Sisterhood Blog

Women Disappearing from Jerusalem Ads

By Renee Ghert-Zand

  • Print
  • Share Share
courtesy Uri Ayalon
Rabbi Uri Ayalon of Yerushalmim

As I recently reported, Jerusalem City Councilmember Rachel Azaria lost her job and membership in the governing coalition for having gone to the High Court of Justice to oppose gender segregation in that city and to protect the equal rights of women.

An online petition has begun circulating to pressure Mayor Nir Barkat into giving Azaria back her city council responsibilities overseeing early childhood programs and local councils administration.

But the story is not just about what has happened to Azaria. “We are dealing with all kinds of exclusion of women in the public sphere in Jerusalem,” Conservative Rabbi Uri Ayalon told The Sisterhood. Ayalon, the founder and leader of Kehilat (Congregation) Yotzer Or, is on the board of Yerushalmim (Jerusalemites), a non-profit civic organization working to build an inclusive, pluralistic city. He and others in the organization have been tracking what they call the “disappearance of women from public life” over the past couple of years.

In mid-October Yerushalmim launched a campaign called “Uncensored: Fighting Against the Exclusion of Women From the Public Arena.” It has already garnered more than 1,000 supporters (including some Knesset members, prominent intellectuals and leaders of the J14 social justice movement) on its Facebook page, and Ayalon and its other leaders are now planning the campaign’s next steps. While the campaign fights the types of exclusion that have been in the news lately, like Haredi actions to ban women from singing in public, separate women from men on the city sidewalks, and force women to sit at the back of the bus, it also tackles advertising in Jerusalem.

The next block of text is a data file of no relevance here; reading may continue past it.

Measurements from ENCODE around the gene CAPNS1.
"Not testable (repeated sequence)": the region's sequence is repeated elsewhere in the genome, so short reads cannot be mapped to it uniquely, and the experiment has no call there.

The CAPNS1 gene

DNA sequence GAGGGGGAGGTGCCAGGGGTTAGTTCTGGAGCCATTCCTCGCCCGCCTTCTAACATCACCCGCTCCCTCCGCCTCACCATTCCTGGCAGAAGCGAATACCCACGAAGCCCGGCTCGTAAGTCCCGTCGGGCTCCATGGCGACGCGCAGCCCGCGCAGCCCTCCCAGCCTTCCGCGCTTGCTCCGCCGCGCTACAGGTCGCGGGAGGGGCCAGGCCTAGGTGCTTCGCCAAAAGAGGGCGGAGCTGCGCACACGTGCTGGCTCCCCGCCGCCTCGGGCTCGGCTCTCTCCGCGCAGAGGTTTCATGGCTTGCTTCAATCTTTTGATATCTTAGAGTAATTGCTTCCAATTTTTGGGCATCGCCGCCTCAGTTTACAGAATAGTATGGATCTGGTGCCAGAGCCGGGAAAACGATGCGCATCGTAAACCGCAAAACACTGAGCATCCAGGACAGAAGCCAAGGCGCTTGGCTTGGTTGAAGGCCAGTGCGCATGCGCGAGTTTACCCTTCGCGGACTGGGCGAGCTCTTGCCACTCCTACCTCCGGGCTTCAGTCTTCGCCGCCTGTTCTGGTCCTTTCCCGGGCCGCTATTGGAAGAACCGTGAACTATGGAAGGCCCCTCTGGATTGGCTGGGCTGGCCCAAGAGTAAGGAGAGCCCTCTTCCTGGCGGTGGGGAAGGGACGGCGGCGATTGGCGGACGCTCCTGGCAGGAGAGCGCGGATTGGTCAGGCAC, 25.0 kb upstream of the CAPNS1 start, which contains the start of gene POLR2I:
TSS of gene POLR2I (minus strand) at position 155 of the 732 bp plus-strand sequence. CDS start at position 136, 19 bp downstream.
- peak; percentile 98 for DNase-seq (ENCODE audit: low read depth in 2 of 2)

Haaretz reported recently that there is a glaring lack of women on billboards and in local Jerusalem newspaper and magazine ads.

“Believe me, this is real,” said Ayalon. “I am out there every day counting the dwindling number of women seen in advertisements.” He is not talking about “women in bikinis on cars,” which Ayalon stresses that he and Yerushalmim are, like the Haredim, opposed to. Rather, he is talking about the complete absence of respectably dressed women in ads in which they used to appear in Jerusalem — and still do in other parts of the country. Suddenly there are a whole lot of images of men selling food, furniture, and other home-related products. Men’s being more focused on domesticity can, of course, be a good thing — but not at the expense of women’s civil rights.

Haaretz also noted that there is suddenly a preponderance of disembodied shoe-clad feet in ads. For instance, recent posters for the big, festive Sukkot Jerusalem March– in which men and women participated - showed only a pair of men’s shoes against a backdrop of the city. The safety campaign for Jerusalem’s new light rail system features images only of men and boys, as though women and girls do not ride it or need to heed safety warnings. “Even posters for a running race for women did not have women on them,” Ayalon noted.

As far as the municipality goes, it reportedly claims that the elimination of women’s images from public space is “deluded and unfounded.”

“Uncensored” backers are convinced that private advertising companies are simply keeping women out of the picture so as not to arouse opposition and anger among the Haredim. “They are just concerned about not losing the Haredi market, so they censor themselves even before the ultra-Orthodox say anything. They see the secular population as weaker and expect us not to say anything,” Ayalon said.

But Ayalon stresses that it is a mistake for secular and pluralistic Israelis to be taught that they need to compromise in order not to hurt ultra-Orthodox sensibilities. On a Channel 2 News morning show on October 23rd, on which he appeared with Azaria, Ayalon made it clear that the non-Haredim are indeed hurt when their values are not respected. “We need to stop perpetuating the canard that we have an empty [values] wagon and that their wagon is full,” Ayalon told The Sisterhood later in the day.